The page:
Number one, Somebody is coming. Someone is coming. That is the theme of the entire Old Covenant, all of it. In promise, Somebody is coming. Genesis chapter 3, verse 15, “The Seed of the woman”; what an amazing description; she doesn’t have seed; it is the man that has seed. The old rabbis pored over that, unable to understand the beginning of its meaning. “The Seed of the woman shall bruise, shall crush Satan’s head” [Genesis 3:15]. Protevangelium, the first gospel before the gospel: Somebody is coming. In the forty-ninth chapter of the Book of Genesis, Jacob turns to Judah, his fourth son, and says, “The scepter shall not depart from Judah, nor a lawgiver from between his feet, until Shiloh come.” Somebody is coming. “And to Him shall the gathering of the people be” [Genesis 49:10]. In the seventh chapter of 2 Samuel, God says to King David, he shall have a Son who will sit upon His throne forever; and of His kingdom there shall be no end…to establish it forever and ever [2 Samuel 7:12, 13, 16]; Somebody is coming! And the Old Covenant closes with Malachi, the last prophet, chapter 3, “I send My messenger before My face: and the Lord whom you seek shall suddenly come to His temple” [Malachi 3:1]. Somebody is coming.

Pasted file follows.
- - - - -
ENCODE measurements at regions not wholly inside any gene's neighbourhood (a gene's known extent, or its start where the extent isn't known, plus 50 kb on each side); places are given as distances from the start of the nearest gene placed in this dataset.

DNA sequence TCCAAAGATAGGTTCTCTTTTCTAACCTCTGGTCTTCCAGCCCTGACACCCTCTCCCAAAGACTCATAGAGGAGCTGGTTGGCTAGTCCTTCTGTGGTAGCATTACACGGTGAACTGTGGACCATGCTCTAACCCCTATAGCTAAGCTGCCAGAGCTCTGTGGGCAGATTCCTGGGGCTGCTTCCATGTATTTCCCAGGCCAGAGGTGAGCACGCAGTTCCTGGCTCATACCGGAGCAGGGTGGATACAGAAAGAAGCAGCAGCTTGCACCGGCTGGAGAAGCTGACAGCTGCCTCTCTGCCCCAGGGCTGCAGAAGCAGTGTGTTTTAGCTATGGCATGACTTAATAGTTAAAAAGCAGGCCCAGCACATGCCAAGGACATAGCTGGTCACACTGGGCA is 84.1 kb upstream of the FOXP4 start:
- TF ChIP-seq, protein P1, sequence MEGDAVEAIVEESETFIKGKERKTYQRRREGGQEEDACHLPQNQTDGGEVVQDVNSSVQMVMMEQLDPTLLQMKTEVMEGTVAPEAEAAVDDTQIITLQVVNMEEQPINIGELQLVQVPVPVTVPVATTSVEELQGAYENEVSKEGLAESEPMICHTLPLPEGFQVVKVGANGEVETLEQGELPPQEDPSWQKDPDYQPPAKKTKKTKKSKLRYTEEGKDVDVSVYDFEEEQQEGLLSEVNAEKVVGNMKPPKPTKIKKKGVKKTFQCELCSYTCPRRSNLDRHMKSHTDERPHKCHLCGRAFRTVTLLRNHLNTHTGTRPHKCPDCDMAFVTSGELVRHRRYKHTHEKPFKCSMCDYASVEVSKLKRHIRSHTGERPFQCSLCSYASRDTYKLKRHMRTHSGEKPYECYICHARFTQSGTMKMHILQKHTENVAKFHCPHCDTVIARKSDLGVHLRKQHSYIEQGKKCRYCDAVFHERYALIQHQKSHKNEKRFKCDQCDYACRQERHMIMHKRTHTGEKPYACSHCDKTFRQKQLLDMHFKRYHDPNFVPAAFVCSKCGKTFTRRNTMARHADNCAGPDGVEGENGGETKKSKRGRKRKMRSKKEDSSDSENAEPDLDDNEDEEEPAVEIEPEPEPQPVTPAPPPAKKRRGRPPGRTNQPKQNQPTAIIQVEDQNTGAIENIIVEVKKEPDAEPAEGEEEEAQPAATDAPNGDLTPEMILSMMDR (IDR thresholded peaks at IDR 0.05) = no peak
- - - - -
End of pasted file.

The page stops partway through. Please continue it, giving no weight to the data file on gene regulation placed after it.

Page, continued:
Somebody is coming; all of the types of the Old Testament declare His appearance. Many of you were not here; did you know that I preached for a year in the ninth chapter of the Book of Hebrews? The ninth chapter of the Book of Hebrews presents the tabernacle as a type of the Lord Jesus. The altar, that speaks of Him; the laver, that speaks of Him; the showbread, that speaks of Him; the lampstand, that speaks of Him; the golden altar of incense, that speaks of Him; the veil, that speaks of Him; the propitiatory—the mercy seat—that speaks of Him; the cherubim, that speaks of Him [Hebrews 9:1-13]. All of the types of the Old Testament speak of the Lord Jesus. You see, God had to teach us the nomenclature of heaven, the language of heaven, so that when time came for us to look upon the sacrifice for our sins, we would know what sacrifice means. When time came for God to speak of us, of an altar on which a sacrifice is made, now we understand, the type has taught us the reality. And when God speaks of atonement, He has taught us what it means; for it is the blood that maketh atonement for the soul [Leviticus 17:11; Matthew 26:28; Hebrews 9:22; Romans 5:11]. And all of those ritual ceremonial worship services of the Old Testament were written down that we might understand when Jesus comes, what God is doing for us through Him; making an atonement for our souls [Romans 5:11].